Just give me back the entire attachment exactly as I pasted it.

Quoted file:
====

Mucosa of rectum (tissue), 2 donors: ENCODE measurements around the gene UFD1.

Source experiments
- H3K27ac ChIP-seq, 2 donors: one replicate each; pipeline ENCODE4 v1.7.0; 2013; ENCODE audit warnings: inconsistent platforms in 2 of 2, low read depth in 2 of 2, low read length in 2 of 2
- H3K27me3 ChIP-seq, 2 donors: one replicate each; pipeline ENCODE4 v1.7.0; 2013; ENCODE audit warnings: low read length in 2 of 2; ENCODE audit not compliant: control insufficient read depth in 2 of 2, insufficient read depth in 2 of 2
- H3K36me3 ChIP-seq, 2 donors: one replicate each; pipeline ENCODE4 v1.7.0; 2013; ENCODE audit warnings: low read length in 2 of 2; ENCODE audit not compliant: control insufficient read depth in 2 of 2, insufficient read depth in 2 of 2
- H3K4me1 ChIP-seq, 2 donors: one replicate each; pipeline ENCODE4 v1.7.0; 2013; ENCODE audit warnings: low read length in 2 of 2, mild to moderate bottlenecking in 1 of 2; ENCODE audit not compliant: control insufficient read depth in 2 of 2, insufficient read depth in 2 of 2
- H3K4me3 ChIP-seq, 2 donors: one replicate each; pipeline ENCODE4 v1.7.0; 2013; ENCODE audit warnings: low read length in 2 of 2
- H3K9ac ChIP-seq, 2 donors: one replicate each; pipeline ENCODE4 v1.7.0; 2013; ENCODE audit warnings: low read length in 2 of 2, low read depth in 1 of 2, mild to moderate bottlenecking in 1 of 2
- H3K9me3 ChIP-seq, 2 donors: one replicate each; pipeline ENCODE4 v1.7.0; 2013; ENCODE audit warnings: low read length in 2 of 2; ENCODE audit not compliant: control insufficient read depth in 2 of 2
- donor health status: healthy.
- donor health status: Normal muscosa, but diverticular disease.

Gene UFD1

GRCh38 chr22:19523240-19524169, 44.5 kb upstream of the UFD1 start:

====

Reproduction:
Mucosa of rectum (tissue), 2 donors: ENCODE measurements around the gene UFD1.

Source experiments
- H3K27ac ChIP-seq, 2 donors: one replicate each; pipeline ENCODE4 v1.7.0; 2013; ENCODE audit warnings: inconsistent platforms in 2 of 2, low read depth in 2 of 2, low read length in 2 of 2
- H3K27me3 ChIP-seq, 2 donors: one replicate each; pipeline ENCODE4 v1.7.0; 2013; ENCODE audit warnings: low read length in 2 of 2; ENCODE audit not compliant: control insufficient read depth in 2 of 2, insufficient read depth in 2 of 2
- H3K36me3 ChIP-seq, 2 donors: one replicate each; pipeline ENCODE4 v1.7.0; 2013; ENCODE audit warnings: low read length in 2 of 2; ENCODE audit not compliant: control insufficient read depth in 2 of 2, insufficient read depth in 2 of 2
- H3K4me1 ChIP-seq, 2 donors: one replicate each; pipeline ENCODE4 v1.7.0; 2013; ENCODE audit warnings: low read length in 2 of 2, mild to moderate bottlenecking in 1 of 2; ENCODE audit not compliant: control insufficient read depth in 2 of 2, insufficient read depth in 2 of 2
- H3K4me3 ChIP-seq, 2 donors: one replicate each; pipeline ENCODE4 v1.7.0; 2013; ENCODE audit warnings: low read length in 2 of 2
- H3K9ac ChIP-seq, 2 donors: one replicate each; pipeline ENCODE4 v1.7.0; 2013; ENCODE audit warnings: low read length in 2 of 2, low read depth in 1 of 2, mild to moderate bottlenecking in 1 of 2
- H3K9me3 ChIP-seq, 2 donors: one replicate each; pipeline ENCODE4 v1.7.0; 2013; ENCODE audit warnings: low read length in 2 of 2; ENCODE audit not compliant: control insufficient read depth in 2 of 2
- donor health status: healthy.
- donor health status: Normal muscosa, but diverticular disease.

Gene UFD1

GRCh38 chr22:19523240-19524169, 44.5 kb upstream of the UFD1 start: